Posted on Saturday, October 22nd, 2016 by Jacob Hall
In this edition of Rogue One Bits:
- The running time of Rogue One: A Star Wars Story may have been revealed.
- Director Gareth Edwards is returning to SXSW next year.
- As expected, the new Rogue One trailer dominated social media.
- A new Catalyst excerpt sheds light on the Erso family.
- Screenwriter Gary Whitta shares a very cool gift.
- And more!
The website for the Australian theater chain Event Cinemas has revealed the running time of Rogue One as 133 minutes. That puts it smack dab in the middle of the pack, with the original Star Wars still being the shortest of the films at 121 minutes and the Attack of the Clones still being the longest at 142 minutes. Unless, of course, the site has posted incorrect information (although Making Star Wars is fairly certain they were right the running time of The Force Awakens last year)
Gareth Edwards’ first film, Monsters, held its world premiere at the SXSW Film Festival in 2010. When Edwards went on to make Godzilla, he didn’t forget about the fest that helped give him his start and he brought footage of his first major studio movie to the fest and paired it with a special repertory screening of the original 1954 Godzilla. I know this because I was there, and Edwards radiated humility and intelligence, speaking thoughtfully about his work. And now, he’s set to return to SXSW in 2017 as one of the fest’s keynote speakers, joining other artists like Lee Daniels and Jill Soloway. By then, Rogue One would have come and gone, so he’ll actually be able to talk openly about the movie and its secrets!
As expected, the new Rogue One trailer dominated social media last week, with comScore reporting (via Variety) that it generated 228,000 new conversations. In comparison, Fantastic Beasts and Where to Find Them, which held a special fan event last week, generated only 68,000 new conversations. Breaking news: Star Wars is still popular.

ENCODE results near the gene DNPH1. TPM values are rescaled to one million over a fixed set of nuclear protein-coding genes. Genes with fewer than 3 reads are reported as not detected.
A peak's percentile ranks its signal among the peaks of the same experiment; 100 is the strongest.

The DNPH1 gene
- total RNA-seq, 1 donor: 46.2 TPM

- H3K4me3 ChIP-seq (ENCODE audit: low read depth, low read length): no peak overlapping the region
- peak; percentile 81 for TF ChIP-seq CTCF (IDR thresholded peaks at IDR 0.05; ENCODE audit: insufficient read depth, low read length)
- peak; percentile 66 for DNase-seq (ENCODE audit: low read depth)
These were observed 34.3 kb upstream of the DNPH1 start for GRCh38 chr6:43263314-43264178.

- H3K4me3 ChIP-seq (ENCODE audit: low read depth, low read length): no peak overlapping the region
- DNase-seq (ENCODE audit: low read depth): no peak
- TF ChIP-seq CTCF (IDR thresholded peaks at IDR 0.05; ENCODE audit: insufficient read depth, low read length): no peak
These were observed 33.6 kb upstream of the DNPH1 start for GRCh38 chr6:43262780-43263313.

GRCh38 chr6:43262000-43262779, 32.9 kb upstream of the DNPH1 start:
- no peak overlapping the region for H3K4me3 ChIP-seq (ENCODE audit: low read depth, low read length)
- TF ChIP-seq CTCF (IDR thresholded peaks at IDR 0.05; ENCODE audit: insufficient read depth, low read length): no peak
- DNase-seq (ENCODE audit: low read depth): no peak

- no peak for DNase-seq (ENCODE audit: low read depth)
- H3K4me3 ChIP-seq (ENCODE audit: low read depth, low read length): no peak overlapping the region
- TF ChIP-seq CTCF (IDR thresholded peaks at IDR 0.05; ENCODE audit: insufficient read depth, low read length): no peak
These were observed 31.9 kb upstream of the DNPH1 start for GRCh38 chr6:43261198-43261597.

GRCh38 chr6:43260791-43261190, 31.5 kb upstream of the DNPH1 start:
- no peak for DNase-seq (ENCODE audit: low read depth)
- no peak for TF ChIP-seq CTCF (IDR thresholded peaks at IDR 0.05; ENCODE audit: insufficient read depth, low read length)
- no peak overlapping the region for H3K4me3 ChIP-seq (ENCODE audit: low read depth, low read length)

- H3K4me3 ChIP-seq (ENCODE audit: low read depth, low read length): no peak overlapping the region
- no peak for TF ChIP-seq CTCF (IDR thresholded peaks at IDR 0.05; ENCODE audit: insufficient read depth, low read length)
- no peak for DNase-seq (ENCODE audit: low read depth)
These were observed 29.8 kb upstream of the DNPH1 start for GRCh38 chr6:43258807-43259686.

USA Today has posted the first excerpt from the upcoming novel Star Wars: Catalyst, which explores the relationship between the Erso family (as in Galen and Erso) and Orson Krennic in the decades before the events of Rogue One. Written by James Luceno, the book begins during the Clone Wars, before the Empire existed, and tracks Galen Erso being roped into the project that would eventually become the Death Star. They also have a few quotes about the book from Lucasfilm Story Group creative executive Pablo Hidalgo about why this book is necessary for Star Wars fans:
Everyone knows about the Death Star as this way-larger-than-life concept. It’s hard to wrap your head around this weapon that’s so powerful. But this is the idea of understanding who were some of its architects and what were they thinking? It’s no accident that we’ve taken a look at the Manhattan project and what was happening at Los Alamos laboratories during the tail end of World War II. Being able to look at that kind of thing through history and then apply the Star Wars filter to it is really fascinating.
Hidalgo also explained how this extensive backstory makes Jyn Erso different from other Star Wars protagonists:
One of the great opportunities we have with Jyn, unlike some of our heroes in a Star Wars film, is she knows her past. She knows her parents. She knows where she came from. So we’re able to take these characters and really flesh them out because we have this grounding of them actually established in the context of the film.
You can read the whole excerpt from the novel at the link above.